“This guy, he was all busted up. He was all upset about this cat. He was going on about the ASPCA. So he goes away, he gets on his cell phone.
I took out my weapon, I shot that cat eight fuckin times. Blam blam blam! Like that. It was fuckin awesome.
I threw it in the fuckin woods. My captain didn’t even give me any shit about it. He was OK.”
The full title of this panel was “21st-Century Writing Lives: Redefining Development, Performance, and Intellectual Property in College Writing.”
Erin Krampetz, of the nonprofit Ashoka in Washington DC, began the session by describing the Stanford Study of Writing, which followed students for the five years from 2001 to 2006, from their first year at Stanford through the year after graduation, asking those students to submit to the study every piece of writing they created in that time. Krampetz joined the writing department as an undergraduate, and was one of the initial guinea pigs for the study. The longitudinal study accumulated a total of 14,776 pieces of student writing in its database, and every piece of that data is now being coded. When we think about longitudinal studies, Krampetz observed, we think about change: in the Stanford study, what changes? It’s tempting, she suggested, for researchers to tell stories that follow a timeline. For the Stanford study, however, the story is anything but linear and chronological, with all that staggering data.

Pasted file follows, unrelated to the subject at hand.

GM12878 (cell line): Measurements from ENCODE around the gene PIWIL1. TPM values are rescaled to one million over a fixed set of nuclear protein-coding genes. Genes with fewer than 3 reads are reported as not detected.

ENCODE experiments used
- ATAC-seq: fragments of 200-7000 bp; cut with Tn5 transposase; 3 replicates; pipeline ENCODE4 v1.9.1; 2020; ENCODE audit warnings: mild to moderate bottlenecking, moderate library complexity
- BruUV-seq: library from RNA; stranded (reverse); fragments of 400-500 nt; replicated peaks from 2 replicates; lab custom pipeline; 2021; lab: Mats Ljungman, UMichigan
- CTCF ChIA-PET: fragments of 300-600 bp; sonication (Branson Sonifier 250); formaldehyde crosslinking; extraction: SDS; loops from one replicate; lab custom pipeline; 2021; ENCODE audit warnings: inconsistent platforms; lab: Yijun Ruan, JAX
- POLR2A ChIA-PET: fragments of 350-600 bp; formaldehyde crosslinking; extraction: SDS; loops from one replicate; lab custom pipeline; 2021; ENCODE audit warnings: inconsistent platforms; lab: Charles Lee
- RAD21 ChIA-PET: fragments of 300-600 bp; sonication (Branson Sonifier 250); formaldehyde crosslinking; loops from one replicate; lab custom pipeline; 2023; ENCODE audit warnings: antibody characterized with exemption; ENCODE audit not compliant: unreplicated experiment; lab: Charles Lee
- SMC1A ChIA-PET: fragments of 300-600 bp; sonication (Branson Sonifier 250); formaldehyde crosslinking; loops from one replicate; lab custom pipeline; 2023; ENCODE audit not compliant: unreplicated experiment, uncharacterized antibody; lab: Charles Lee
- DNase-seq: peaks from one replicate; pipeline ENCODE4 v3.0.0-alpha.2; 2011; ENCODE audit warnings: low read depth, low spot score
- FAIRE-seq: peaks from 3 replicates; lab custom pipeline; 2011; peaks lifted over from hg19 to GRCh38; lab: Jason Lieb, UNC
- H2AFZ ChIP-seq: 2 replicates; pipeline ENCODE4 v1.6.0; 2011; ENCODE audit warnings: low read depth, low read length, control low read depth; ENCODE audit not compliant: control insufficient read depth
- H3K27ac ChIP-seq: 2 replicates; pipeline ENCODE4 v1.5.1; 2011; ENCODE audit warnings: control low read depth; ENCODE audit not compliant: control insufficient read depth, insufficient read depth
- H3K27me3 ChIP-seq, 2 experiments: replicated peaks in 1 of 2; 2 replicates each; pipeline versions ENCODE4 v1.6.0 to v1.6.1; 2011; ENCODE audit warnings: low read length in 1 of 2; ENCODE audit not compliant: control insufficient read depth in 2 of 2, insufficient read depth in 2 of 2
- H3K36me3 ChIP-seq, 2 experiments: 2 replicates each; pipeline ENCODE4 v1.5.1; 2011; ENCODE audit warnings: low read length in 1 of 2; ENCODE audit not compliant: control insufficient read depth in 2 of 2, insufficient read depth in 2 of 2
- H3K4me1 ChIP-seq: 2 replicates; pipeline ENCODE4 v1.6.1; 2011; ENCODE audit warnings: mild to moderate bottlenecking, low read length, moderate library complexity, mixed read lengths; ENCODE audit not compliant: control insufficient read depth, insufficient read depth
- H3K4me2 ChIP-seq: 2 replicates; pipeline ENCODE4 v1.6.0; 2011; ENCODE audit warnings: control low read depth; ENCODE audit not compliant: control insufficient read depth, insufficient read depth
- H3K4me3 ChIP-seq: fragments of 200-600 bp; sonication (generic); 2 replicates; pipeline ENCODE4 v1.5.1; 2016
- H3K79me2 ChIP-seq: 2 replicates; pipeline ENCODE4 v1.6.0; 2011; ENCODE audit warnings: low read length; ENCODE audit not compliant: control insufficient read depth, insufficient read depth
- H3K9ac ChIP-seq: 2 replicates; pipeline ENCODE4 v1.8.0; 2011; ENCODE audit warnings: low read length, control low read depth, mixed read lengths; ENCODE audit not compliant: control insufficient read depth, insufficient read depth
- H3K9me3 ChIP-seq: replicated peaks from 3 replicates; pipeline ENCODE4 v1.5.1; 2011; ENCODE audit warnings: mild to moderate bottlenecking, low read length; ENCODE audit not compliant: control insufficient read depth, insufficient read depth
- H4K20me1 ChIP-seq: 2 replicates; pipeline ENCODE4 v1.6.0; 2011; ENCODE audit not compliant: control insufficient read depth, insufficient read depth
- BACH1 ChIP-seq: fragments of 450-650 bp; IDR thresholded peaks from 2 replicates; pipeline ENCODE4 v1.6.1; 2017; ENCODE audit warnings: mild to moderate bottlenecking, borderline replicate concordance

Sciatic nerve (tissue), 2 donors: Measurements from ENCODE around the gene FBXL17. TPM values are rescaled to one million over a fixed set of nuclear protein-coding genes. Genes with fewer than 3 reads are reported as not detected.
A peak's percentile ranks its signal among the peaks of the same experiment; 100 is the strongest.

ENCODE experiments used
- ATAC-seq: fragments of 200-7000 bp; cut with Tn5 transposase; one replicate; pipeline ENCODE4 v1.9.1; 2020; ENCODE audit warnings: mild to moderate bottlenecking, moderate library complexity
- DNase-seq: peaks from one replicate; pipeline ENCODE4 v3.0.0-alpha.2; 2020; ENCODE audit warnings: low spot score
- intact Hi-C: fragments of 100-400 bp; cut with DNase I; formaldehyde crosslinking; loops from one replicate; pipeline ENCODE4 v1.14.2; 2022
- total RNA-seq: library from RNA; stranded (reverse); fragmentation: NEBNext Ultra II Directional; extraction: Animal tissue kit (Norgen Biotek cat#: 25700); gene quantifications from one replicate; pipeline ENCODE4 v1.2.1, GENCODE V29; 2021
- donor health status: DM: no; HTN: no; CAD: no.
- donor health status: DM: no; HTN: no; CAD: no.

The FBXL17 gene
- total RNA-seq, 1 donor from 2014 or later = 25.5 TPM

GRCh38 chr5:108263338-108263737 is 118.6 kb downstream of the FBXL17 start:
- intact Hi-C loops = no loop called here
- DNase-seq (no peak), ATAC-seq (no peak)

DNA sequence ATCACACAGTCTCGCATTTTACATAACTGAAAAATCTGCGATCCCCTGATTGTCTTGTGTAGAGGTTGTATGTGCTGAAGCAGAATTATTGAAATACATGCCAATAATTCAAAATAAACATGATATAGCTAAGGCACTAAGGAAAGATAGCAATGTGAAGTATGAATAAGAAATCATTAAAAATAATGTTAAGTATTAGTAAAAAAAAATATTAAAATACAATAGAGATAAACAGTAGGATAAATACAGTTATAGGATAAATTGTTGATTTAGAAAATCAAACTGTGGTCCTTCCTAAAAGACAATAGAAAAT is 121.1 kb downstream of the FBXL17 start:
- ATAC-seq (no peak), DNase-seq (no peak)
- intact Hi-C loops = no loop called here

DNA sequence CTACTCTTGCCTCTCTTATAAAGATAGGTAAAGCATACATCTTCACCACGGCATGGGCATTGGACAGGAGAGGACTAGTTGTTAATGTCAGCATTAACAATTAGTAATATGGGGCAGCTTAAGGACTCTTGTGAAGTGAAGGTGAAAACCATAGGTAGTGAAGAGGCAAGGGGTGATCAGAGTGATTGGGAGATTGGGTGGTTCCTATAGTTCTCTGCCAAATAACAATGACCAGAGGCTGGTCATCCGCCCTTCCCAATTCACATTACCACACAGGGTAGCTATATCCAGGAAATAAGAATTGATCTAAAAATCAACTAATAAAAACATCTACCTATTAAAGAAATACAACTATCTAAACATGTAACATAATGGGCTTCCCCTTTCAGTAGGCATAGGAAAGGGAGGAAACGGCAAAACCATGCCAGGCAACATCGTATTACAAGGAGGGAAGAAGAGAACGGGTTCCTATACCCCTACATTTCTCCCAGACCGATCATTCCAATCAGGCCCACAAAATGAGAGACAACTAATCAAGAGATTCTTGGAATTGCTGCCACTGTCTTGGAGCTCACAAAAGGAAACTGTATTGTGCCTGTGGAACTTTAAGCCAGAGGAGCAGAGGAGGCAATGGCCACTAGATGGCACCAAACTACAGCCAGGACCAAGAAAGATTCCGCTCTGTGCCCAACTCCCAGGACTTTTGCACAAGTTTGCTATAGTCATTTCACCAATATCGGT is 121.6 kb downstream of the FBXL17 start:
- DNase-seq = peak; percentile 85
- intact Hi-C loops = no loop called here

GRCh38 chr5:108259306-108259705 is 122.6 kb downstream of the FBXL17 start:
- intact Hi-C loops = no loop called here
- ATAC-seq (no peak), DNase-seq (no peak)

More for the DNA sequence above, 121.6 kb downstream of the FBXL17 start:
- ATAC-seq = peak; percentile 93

I returned from CCCC in San Francisco on the redeye Sunday morning, tired not only from the flight but from that sustained intellectual engagement, my mind happily worn out and smooshed and pushed by all the presentations I went to. It was an odd conference for me: I saw some good panels, about which I’ll post my notes soon, and some bad ones, about which I won’t, except to say that Spencer and I both stayed at one just to see how amazing it would get. What was odd, though, was the number of young-but-getting-established scholars whose reputation and work I know and admire who seemed to be reiterating somewhat old and accepted claims, and the number of new scholars who seemed unaware of the recent body of scholarship on emerging topics: in both cases, I found myself frequently feeling a strong sense of academic d